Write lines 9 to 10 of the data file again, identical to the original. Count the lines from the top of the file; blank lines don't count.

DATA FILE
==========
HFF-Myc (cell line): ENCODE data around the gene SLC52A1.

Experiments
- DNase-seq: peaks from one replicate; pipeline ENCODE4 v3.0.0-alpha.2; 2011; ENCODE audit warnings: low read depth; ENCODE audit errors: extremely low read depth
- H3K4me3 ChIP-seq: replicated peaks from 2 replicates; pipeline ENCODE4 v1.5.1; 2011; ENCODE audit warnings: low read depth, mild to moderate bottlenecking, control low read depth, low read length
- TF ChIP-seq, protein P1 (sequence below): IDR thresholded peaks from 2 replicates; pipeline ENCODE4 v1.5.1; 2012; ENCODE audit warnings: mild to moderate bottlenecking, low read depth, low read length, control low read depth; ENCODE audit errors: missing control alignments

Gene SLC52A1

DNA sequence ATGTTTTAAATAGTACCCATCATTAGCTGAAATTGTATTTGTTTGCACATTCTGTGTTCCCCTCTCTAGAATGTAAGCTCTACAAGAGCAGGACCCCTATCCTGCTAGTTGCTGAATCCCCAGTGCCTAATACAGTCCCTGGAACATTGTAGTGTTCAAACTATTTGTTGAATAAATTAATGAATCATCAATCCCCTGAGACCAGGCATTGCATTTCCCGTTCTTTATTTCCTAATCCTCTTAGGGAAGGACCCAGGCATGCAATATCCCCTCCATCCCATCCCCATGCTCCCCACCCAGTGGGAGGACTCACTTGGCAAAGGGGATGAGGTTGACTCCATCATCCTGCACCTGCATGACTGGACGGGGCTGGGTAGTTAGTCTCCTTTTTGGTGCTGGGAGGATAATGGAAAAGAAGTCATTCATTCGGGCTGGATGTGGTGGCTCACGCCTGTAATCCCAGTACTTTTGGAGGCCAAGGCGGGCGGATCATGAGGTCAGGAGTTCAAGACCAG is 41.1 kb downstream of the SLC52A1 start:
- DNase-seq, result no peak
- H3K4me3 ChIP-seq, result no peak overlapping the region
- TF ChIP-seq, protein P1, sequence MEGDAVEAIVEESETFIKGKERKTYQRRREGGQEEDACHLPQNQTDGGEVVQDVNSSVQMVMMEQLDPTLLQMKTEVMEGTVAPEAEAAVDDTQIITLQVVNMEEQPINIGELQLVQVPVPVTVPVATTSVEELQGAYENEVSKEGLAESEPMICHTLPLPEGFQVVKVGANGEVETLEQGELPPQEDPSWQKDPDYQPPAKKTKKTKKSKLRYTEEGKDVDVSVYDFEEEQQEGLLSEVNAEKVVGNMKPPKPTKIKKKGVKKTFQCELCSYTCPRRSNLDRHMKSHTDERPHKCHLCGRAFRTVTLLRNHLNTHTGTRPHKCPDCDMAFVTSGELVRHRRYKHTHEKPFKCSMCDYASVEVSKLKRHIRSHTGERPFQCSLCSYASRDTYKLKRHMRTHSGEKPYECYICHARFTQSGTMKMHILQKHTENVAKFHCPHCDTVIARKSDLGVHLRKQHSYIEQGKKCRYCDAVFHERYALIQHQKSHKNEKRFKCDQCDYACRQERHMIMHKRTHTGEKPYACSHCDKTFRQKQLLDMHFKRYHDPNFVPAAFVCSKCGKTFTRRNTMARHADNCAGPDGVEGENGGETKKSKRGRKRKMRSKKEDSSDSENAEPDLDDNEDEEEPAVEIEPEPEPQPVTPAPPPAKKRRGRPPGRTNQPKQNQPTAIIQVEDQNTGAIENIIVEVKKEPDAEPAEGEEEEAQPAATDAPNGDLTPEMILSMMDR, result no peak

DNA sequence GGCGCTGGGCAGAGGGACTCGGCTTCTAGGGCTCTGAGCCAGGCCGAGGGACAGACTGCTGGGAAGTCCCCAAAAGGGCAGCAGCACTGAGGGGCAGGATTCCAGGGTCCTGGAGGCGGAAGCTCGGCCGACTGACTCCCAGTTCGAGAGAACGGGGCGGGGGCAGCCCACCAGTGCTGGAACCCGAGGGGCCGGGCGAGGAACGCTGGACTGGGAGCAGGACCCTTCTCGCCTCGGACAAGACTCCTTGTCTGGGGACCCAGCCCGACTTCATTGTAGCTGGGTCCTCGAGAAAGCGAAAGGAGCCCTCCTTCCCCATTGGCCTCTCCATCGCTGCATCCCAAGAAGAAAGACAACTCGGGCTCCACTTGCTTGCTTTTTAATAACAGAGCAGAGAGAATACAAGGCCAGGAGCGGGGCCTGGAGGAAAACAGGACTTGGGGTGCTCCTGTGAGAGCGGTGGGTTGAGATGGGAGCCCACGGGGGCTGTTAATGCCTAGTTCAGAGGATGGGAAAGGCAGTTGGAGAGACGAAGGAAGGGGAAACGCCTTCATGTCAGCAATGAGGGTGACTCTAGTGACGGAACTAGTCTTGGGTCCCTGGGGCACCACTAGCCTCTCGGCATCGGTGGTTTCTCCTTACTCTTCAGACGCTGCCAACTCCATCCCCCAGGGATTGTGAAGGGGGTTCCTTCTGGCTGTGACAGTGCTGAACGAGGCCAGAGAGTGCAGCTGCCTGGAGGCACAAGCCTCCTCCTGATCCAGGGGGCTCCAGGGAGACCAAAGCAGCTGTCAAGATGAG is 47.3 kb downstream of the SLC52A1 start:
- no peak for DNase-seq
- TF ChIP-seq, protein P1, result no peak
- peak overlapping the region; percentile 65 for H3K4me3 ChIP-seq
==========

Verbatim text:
- H3K4me3 ChIP-seq, result no peak overlapping the region
- TF ChIP-seq, protein P1, sequence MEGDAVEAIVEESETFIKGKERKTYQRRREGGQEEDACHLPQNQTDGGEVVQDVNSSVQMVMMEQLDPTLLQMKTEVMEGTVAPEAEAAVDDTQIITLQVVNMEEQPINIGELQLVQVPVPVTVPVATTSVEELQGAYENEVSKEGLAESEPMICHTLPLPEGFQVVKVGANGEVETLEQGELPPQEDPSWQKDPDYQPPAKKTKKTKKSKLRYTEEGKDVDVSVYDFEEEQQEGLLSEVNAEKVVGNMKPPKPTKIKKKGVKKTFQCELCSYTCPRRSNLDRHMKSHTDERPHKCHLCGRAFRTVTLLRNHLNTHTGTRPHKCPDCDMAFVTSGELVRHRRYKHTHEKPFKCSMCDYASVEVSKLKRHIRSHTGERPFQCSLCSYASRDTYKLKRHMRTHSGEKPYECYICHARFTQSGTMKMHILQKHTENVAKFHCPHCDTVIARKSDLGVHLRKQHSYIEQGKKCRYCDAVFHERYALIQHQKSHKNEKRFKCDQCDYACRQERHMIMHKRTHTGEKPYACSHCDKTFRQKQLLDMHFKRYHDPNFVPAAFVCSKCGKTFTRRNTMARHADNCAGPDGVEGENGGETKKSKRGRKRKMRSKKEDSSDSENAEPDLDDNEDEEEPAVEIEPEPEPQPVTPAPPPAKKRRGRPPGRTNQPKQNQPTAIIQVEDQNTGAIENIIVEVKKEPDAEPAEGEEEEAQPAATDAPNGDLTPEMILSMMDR, result no peak